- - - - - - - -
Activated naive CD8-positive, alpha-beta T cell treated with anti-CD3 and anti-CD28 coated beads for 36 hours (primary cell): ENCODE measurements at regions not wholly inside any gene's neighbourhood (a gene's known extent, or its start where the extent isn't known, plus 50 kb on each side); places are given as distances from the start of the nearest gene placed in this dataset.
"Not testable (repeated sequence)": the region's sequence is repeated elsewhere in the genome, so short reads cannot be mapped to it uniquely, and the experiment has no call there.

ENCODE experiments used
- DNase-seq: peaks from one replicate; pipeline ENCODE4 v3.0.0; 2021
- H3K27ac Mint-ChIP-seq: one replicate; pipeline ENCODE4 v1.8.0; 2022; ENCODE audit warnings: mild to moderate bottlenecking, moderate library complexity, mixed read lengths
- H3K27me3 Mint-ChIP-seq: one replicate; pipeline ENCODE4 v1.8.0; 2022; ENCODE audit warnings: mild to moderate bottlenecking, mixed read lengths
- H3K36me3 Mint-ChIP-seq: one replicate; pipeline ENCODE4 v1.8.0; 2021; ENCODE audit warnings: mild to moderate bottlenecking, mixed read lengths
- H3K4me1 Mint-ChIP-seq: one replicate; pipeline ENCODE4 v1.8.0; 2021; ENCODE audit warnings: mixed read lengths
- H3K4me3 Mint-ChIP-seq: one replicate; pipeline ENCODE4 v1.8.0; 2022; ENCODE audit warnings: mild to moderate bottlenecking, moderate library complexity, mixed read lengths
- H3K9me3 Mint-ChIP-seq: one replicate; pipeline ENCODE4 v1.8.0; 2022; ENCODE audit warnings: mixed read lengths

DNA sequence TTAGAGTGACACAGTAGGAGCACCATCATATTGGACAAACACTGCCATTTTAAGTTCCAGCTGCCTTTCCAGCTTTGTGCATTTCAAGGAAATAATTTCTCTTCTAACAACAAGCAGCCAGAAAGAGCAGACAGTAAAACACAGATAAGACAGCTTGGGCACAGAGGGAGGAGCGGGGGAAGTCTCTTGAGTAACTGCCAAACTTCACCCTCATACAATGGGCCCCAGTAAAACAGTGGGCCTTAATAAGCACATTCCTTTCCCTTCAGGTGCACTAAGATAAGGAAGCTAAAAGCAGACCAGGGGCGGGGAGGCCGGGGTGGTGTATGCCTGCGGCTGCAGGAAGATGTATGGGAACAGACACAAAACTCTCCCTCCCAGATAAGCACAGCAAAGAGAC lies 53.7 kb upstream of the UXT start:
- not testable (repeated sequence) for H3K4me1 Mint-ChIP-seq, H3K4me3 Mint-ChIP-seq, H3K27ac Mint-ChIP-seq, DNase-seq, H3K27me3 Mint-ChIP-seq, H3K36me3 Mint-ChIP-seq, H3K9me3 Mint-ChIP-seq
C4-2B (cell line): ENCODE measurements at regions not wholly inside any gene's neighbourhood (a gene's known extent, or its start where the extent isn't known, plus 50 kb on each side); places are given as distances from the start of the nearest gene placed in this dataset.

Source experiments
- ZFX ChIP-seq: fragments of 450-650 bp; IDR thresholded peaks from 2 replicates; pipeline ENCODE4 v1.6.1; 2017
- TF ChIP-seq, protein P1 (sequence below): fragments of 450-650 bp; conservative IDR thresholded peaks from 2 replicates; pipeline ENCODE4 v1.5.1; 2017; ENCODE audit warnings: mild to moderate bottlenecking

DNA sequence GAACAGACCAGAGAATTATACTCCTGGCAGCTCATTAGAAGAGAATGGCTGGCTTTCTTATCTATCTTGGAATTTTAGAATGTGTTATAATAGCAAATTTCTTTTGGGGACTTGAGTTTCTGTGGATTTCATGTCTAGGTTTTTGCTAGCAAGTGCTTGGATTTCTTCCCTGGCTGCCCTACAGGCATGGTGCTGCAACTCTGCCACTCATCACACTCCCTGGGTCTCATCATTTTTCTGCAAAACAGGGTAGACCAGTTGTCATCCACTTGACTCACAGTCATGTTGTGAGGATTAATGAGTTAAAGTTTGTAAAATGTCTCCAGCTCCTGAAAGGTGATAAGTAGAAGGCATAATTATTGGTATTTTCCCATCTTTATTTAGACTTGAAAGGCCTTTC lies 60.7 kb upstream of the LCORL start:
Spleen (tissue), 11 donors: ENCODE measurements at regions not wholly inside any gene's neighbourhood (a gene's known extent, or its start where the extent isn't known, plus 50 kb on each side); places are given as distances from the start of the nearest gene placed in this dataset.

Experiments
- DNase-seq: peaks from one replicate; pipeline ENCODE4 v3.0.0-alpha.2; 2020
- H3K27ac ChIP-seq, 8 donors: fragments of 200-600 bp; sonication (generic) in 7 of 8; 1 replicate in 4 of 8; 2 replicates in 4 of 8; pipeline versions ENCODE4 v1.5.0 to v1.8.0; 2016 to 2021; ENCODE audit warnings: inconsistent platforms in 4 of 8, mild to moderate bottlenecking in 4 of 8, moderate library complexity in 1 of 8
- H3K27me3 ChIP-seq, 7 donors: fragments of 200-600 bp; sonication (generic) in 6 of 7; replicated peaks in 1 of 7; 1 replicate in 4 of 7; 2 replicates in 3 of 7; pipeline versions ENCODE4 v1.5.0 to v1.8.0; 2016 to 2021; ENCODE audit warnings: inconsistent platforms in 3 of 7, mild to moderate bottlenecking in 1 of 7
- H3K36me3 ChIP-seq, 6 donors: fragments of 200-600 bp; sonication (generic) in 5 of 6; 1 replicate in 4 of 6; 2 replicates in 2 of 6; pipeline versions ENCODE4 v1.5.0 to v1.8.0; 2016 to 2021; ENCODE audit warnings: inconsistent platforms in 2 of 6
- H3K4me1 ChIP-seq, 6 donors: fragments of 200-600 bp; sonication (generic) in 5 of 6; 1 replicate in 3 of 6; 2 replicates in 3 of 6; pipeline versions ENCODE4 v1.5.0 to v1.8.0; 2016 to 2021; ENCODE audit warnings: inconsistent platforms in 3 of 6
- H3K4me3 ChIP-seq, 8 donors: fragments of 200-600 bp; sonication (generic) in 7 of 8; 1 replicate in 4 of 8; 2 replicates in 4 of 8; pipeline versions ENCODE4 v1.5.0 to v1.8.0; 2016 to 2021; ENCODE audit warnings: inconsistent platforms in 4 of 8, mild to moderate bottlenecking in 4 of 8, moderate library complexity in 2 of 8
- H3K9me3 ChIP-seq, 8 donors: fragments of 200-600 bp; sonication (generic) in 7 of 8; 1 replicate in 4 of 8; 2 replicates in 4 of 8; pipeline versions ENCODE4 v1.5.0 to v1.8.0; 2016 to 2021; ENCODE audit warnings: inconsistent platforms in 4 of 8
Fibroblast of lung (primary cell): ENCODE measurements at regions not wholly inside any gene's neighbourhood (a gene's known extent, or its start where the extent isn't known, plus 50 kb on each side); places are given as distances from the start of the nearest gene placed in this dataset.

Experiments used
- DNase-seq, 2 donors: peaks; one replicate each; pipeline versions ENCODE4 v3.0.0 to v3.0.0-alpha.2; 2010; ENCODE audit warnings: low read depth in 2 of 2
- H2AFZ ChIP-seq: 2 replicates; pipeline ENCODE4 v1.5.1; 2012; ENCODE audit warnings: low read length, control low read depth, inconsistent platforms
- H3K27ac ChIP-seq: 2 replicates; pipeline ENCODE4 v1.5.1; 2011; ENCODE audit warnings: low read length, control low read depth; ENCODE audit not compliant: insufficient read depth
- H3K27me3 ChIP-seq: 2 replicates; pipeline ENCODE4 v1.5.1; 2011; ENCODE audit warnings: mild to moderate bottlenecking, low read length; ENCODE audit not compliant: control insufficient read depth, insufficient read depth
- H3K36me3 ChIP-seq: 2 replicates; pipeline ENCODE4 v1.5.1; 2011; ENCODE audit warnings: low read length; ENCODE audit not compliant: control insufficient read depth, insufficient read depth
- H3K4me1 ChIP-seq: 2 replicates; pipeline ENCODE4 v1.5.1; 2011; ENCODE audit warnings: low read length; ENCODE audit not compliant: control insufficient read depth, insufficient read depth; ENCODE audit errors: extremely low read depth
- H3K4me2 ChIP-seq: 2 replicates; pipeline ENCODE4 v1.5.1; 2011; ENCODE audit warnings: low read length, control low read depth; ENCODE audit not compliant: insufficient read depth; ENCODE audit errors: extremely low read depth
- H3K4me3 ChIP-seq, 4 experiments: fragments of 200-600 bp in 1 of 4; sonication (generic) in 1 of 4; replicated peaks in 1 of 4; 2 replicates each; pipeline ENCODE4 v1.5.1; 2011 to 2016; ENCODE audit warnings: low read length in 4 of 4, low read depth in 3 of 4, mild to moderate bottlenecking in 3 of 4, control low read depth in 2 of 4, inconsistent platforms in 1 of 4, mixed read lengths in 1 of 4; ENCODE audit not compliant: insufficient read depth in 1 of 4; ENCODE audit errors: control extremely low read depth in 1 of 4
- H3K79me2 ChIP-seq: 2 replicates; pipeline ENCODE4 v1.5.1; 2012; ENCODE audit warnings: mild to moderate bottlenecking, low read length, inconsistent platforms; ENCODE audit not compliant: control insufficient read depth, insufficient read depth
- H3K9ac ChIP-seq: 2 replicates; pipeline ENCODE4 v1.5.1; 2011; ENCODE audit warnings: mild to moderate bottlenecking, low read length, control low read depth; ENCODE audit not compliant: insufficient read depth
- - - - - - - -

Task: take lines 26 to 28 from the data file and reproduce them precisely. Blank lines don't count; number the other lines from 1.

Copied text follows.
- H3K9me3 ChIP-seq, 8 donors: fragments of 200-600 bp; sonication (generic) in 7 of 8; 1 replicate in 4 of 8; 2 replicates in 4 of 8; pipeline versions ENCODE4 v1.5.0 to v1.8.0; 2016 to 2021; ENCODE audit warnings: inconsistent platforms in 4 of 8
Fibroblast of lung (primary cell): ENCODE measurements at regions not wholly inside any gene's neighbourhood (a gene's known extent, or its start where the extent isn't known, plus 50 kb on each side); places are given as distances from the start of the nearest gene placed in this dataset.

Experiments used